NIH also leads the research field in developing information technology for biomedical research. No biomedical scientist develops a project without first consulting the suite of powerful informational research tools available through the NIH National Library of Medicine's PubMed, a growing digital archive of peer-reviewed research articles and scientific databases.
New Research Tools
NIH researchers have pioneered powerful new research tools and methods such as high throughput DNA sequencing, protein identification with mass spectrometry, gene expression arrays, the determination of thousands of new protein structures, and imaging technologies which were simply unavailable before the doubling of the NIH budget. A great illustration of the impact of these advances has been the identification of the cause of the SARS virus in less than a month and the current tracking of pandemic flu viruses. These tools have greatly accelerated the research process itself, spurred progress and spawned new discoveries in all areas of biomedical research. Perhaps nowhere else have these technological advances in imaging and genotyping elicited more excitement than in the field of mental and behavioral health, elucidating genes linked to schizophrenia, depression, bipolar disorder and anxiety. These discoveries are allowing for the first time direct visualization of brain structure and function to study the brain circuitry involved in thinking and a range of behaviors.
New Diagnostic and Therapeutic Technologies
Some of NIH's successes can be measured in new medical technologies. Advances in research are driving an increase in the number of technologies being licensed to companies for commercialization. In FY 2004, there were thousands of active licenses between federally funded research institutions and companies worldwide. Out of these technologies, several thousand companies are making many new products that have an immeasurable impact on public health. Today, from NIH funded research, more than 300 new drug products and vaccines targeting more than 200 diseasesincluding various cancers, Alzheimer's disease, heart disease, diabetes, multiple sclerosis, AIDS and arthritisare in clinical trials. These outcomes are accomplished through the on-going network of successful collaborations with our colleagues in private industry.
The Changing Landscape of Disease
Disease and injury are constant threats to humankind and are never static. New diseases can emerge at any time, such as HIV/AIDS, SARS, Pandemic Flu, obesity or many other conditions. Bioterrorism did not figure significantly in the NIH agenda in 2001, but is now a top priority of the agency. Twenty years ago the impact of Alzheimer's disease was not fully appreciated, nor were its causes known.
As the result of our success in preventing and treating acute and short term conditions such as heart attacks, stroke, cancer and many infectious diseases, we are living longer. Our increasingly older population faces the new challenge of multiple chronic conditions which now consume about 75 percent of healthcare expenditures. This shifting burden of health care from acute to chronic diseases is perhaps the greatest challenge we face.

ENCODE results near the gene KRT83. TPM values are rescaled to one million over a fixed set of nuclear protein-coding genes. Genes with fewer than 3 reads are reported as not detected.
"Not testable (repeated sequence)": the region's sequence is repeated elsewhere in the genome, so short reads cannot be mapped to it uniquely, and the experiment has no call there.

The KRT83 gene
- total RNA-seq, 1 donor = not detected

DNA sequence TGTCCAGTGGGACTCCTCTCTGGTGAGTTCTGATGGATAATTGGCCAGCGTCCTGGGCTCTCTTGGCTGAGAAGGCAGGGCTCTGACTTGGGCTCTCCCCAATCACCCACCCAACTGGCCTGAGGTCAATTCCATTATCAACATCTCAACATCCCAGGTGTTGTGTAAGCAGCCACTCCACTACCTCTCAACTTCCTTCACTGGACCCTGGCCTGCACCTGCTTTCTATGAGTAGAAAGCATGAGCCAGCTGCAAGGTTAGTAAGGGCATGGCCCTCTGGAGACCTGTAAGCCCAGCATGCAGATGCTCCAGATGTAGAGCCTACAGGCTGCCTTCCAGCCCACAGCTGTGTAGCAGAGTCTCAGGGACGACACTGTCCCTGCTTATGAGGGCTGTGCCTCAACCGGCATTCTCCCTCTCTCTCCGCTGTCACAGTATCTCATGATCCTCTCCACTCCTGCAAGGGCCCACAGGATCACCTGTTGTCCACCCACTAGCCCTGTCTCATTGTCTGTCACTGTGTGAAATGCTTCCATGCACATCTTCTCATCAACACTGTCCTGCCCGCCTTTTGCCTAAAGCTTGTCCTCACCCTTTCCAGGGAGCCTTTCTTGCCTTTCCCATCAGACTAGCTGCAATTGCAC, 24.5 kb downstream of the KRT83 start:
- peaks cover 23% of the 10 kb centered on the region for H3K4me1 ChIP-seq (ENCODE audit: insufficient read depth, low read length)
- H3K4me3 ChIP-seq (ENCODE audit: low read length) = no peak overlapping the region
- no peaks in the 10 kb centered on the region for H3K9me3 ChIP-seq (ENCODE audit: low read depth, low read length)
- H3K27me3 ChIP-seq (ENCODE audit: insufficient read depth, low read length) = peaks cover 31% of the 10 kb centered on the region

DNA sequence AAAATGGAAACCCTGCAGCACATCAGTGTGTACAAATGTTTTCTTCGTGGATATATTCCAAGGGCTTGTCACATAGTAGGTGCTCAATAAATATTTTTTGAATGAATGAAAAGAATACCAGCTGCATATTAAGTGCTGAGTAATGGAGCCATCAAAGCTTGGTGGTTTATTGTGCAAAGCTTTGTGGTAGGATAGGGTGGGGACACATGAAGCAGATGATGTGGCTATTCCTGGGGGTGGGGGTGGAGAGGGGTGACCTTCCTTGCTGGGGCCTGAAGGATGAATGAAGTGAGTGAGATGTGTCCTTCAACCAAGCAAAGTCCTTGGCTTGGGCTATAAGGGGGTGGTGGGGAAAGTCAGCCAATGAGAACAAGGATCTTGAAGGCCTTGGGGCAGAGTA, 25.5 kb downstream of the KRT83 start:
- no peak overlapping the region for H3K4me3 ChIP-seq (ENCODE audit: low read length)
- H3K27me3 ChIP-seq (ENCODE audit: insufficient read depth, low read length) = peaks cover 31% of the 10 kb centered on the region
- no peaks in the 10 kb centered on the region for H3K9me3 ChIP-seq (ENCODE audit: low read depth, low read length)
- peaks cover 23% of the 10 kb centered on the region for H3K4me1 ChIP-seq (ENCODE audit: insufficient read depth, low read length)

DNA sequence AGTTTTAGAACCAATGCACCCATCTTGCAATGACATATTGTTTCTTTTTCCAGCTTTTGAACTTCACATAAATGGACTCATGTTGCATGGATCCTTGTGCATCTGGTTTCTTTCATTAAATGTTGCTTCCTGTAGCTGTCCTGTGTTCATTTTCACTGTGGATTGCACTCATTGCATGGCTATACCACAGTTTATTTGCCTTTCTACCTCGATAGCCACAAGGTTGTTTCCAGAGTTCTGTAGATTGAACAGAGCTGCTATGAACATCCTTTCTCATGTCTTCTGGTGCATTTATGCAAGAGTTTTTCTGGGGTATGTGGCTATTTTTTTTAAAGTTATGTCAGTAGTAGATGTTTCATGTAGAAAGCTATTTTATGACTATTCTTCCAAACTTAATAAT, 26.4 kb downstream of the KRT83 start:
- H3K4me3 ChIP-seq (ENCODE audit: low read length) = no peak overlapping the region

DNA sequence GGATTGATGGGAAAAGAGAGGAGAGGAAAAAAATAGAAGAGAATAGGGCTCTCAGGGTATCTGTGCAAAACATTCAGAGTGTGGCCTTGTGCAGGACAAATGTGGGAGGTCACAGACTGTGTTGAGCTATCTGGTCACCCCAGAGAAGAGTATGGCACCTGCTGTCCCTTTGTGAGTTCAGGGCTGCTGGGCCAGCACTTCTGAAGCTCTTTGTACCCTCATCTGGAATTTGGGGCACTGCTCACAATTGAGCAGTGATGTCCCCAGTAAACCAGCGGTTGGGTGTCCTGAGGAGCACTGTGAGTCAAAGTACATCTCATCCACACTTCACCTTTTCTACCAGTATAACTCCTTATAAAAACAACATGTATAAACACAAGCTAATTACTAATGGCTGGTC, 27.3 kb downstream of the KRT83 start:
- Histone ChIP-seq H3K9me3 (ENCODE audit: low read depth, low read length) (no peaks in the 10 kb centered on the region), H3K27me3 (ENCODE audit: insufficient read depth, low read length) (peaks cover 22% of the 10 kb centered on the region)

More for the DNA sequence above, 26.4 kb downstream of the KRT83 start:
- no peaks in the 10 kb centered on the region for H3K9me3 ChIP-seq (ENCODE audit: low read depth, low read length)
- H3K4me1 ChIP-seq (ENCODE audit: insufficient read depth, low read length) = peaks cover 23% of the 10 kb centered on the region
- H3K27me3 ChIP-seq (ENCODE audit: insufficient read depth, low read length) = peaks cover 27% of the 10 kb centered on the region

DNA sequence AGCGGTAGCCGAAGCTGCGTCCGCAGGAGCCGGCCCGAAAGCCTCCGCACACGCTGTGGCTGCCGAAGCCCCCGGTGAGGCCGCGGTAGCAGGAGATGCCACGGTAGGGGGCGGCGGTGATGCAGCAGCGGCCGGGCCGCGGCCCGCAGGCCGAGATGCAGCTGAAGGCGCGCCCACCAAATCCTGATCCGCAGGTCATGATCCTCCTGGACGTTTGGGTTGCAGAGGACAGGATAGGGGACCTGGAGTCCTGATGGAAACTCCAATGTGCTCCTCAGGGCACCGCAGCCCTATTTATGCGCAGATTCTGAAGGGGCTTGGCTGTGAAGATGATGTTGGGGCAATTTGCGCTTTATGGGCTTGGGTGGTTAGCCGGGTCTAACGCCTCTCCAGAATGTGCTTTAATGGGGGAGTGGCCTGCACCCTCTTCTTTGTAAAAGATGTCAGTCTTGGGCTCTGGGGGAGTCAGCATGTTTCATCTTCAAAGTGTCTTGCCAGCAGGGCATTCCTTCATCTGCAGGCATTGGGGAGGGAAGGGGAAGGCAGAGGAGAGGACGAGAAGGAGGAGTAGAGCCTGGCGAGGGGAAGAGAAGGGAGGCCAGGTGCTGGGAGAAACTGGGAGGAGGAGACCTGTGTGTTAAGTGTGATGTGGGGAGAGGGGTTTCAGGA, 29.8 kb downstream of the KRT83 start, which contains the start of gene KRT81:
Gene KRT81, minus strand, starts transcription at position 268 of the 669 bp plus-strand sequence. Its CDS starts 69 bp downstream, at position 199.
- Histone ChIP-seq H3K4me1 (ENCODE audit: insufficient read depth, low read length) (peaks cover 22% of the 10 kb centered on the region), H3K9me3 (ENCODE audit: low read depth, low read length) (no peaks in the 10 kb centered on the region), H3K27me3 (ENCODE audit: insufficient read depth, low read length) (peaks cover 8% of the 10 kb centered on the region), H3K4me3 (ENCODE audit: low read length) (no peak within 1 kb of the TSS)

Health care costs in the United States have risen to more than $2 trillion. The amount spent on health care per person has doubled, from $3,461 in 1993 to $7,110 today. The causes of health care inflation are varied and complex, requiring different, nation-wide solutions.
We are in a race against the overwhelming human and economic consequences of disease. We can win this race, but only if we use research discoveries to transform medicine as we know it. Thanks to recent research advances, we can foresee a future of more effective medical treatment that might be less expensive than current practices.
Strategic Vision for NIH: from Curative to Preemptive Care
We are in an era of great scientific opportunity. Advances in our understanding of basic human biology allowed NIH to sequence the human genome by 2003, two years ahead of schedule, and to complete the Haplotype Map, showing the variation between individual humans, in October 2005, also ahead of plans. One of the greatest scientific achievements in history, the genome blueprint, along with work in systems biology and proteomics, are driving a revolutionary period in the life sciences. We are on the brink of transforming medical treatment in the 21st Century. Our hope is to usher in an era where medicine will be predictive, personalized and preemptive.
Toward this goal, NIH is strategically investing in research to further our understanding of the fundamental causes of diseases at their earliest molecular stages so that we can reliably predict how and when a disease will develop and in whom. Because we now know that individuals respond differently to environmental changes according to their genetic endowment and their own behavioral responses, we can envision the ability to precisely target treatment on a personalized basis. Ultimately, this individualized approach, completely different than how we treat patients today, will allow us to preempt disease before it occurs.
Consider, for instance, how better predictive and personalized treatments could improve the safety and effectiveness of drugs. As we know, drugs do not fall into the "one size fits all" category. The same drug can help one patient and harm another. Recent research shows that we will be increasingly able to know which patients will benefit from treatment and which patients might be harmed. This field of study is known as pharmacogenetics. Using the latest genomic data, enabled by the doubling of the NIH budget, the NIH established a Pharmacogenetic Research Network which is studying the interactions of drugs and molecules as well as the biological processes that eliminate compounds from the body. In the first five years of this program, the researchers in this network made numerous discoveries.